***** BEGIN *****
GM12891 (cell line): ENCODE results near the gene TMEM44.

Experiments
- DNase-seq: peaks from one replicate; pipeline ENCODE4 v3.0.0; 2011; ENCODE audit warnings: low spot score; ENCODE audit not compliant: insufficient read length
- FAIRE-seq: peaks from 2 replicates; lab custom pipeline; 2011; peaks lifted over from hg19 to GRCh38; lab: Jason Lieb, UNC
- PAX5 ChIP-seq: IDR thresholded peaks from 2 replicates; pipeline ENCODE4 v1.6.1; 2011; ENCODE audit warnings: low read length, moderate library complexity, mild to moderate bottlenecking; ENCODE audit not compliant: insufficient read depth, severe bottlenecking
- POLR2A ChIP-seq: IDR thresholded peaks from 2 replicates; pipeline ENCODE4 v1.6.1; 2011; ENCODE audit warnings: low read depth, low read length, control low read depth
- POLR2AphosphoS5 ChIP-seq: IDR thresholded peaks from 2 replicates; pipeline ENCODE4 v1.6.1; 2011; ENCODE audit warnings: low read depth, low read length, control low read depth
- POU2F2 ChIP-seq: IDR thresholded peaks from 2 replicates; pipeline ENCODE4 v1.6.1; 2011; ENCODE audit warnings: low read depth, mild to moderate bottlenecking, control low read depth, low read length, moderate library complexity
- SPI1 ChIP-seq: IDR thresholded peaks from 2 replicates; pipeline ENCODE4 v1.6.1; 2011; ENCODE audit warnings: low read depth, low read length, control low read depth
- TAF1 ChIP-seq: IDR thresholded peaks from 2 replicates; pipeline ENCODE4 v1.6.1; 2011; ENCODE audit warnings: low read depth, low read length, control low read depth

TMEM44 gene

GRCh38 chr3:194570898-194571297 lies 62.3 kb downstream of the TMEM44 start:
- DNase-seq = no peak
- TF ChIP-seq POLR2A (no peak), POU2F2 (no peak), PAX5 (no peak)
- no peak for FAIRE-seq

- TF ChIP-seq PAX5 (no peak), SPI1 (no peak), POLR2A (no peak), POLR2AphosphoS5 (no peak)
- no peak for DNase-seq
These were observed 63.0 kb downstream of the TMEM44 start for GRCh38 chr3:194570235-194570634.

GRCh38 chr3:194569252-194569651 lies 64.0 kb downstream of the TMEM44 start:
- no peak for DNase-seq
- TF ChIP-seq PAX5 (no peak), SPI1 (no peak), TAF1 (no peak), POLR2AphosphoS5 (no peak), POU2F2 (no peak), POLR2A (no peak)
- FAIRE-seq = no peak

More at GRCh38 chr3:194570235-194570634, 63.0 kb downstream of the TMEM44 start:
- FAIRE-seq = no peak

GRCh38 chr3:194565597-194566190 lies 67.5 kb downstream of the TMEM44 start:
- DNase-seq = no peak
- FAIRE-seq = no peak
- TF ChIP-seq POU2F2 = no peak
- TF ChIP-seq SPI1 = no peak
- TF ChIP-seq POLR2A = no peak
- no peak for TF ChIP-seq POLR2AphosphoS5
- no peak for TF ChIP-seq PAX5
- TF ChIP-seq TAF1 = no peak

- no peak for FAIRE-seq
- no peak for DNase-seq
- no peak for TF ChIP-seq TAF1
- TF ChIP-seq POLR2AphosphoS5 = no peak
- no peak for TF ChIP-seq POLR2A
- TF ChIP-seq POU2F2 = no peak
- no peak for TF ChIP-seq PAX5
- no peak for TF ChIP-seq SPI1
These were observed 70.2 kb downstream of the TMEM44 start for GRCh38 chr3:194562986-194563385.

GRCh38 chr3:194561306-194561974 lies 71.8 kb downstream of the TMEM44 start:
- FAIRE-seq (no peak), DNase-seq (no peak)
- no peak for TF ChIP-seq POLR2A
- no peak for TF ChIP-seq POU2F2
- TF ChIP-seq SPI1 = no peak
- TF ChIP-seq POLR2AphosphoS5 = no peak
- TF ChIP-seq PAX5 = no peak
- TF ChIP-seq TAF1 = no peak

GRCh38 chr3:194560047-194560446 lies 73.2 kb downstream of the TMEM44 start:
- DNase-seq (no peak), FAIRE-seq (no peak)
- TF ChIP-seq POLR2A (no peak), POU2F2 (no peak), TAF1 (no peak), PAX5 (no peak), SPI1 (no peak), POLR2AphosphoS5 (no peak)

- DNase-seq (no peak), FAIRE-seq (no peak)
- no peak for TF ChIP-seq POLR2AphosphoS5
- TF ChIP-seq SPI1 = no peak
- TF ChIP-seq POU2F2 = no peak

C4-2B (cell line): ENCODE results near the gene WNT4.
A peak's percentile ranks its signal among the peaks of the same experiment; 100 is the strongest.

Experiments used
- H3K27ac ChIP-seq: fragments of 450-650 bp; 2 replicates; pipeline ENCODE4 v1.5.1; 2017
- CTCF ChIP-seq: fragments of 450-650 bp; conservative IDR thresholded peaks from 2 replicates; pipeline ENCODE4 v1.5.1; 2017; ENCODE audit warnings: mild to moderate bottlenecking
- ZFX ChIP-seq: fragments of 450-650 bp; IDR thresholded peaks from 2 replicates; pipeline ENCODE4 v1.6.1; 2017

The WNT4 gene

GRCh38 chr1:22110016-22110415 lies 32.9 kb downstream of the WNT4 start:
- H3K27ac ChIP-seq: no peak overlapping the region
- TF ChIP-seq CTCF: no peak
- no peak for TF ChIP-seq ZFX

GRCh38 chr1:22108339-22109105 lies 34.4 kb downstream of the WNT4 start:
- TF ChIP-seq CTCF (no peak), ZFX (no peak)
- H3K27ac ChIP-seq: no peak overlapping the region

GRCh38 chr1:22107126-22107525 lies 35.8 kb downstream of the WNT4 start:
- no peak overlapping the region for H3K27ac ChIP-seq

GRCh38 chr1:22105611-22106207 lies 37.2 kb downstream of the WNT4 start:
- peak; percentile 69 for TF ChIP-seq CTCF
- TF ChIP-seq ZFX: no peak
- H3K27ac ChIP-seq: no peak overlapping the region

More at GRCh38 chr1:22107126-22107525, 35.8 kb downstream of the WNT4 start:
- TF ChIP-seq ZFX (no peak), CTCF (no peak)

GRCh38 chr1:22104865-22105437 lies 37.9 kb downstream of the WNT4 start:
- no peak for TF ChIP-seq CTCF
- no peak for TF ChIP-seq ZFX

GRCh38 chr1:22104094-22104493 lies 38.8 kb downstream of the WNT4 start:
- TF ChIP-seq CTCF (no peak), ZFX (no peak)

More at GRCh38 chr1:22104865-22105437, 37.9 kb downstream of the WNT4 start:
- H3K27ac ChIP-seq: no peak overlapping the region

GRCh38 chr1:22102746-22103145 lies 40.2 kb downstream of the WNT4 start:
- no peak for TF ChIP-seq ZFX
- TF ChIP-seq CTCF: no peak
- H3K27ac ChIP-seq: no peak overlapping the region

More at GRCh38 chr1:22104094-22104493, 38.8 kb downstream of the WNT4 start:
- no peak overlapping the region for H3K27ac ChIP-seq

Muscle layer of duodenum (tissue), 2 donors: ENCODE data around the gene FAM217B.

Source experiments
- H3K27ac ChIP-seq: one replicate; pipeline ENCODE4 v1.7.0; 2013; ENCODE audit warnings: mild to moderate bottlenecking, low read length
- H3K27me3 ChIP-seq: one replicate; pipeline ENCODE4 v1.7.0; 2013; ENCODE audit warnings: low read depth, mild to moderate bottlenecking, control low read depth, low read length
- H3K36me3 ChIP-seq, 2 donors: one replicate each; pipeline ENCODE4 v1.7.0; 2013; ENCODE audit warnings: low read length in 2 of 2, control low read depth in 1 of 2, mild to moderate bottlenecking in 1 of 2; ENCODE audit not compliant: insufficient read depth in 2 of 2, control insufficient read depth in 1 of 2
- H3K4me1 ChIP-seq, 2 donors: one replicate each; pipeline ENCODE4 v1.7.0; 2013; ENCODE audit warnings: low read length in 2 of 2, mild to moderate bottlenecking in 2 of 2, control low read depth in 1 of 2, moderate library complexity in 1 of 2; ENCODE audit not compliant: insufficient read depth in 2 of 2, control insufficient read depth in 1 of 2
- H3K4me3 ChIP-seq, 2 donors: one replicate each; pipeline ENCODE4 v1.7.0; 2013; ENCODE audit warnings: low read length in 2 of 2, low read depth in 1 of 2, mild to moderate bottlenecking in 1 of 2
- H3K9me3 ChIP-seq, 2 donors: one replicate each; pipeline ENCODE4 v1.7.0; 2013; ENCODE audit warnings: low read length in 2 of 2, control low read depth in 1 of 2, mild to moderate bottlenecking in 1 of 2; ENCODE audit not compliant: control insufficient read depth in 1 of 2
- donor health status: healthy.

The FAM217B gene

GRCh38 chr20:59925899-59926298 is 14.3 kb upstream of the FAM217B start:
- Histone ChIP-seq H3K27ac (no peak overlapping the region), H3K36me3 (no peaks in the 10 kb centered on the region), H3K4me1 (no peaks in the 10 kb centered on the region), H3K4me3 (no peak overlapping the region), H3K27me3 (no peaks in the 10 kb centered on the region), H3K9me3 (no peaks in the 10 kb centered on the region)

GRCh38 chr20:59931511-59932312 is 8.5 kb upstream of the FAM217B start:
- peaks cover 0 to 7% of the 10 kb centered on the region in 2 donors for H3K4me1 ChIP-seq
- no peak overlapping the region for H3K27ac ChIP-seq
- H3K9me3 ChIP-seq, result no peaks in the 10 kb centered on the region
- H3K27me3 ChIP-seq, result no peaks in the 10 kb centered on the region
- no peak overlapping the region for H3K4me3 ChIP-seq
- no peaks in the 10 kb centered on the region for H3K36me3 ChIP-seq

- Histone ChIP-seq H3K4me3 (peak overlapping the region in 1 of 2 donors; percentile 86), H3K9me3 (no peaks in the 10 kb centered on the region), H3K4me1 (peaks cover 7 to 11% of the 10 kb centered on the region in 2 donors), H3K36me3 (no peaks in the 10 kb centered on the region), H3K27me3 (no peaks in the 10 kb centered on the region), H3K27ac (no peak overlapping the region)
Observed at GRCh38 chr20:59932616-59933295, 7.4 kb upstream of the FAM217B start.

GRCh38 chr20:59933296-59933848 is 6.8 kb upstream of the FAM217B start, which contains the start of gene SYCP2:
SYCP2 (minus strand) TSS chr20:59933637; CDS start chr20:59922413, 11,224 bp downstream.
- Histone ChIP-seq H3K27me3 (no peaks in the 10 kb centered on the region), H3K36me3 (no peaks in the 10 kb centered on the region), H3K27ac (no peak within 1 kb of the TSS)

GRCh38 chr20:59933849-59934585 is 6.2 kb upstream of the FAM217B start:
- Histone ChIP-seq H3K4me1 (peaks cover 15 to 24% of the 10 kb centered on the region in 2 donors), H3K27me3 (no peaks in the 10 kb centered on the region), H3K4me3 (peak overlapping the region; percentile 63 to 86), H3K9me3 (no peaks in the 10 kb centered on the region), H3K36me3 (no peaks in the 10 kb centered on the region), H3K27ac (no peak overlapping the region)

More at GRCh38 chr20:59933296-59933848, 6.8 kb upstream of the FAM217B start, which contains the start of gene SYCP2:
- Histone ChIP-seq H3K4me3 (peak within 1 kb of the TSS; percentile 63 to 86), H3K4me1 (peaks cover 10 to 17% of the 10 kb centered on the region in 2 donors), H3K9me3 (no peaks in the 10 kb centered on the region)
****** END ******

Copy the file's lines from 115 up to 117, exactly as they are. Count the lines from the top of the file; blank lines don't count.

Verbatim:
SYCP2 (minus strand) TSS chr20:59933637; CDS start chr20:59922413, 11,224 bp downstream.
- Histone ChIP-seq H3K27me3 (no peaks in the 10 kb centered on the region), H3K36me3 (no peaks in the 10 kb centered on the region), H3K27ac (no peak within 1 kb of the TSS)

GRCh38 chr20:59933849-59934585 is 6.2 kb upstream of the FAM217B start: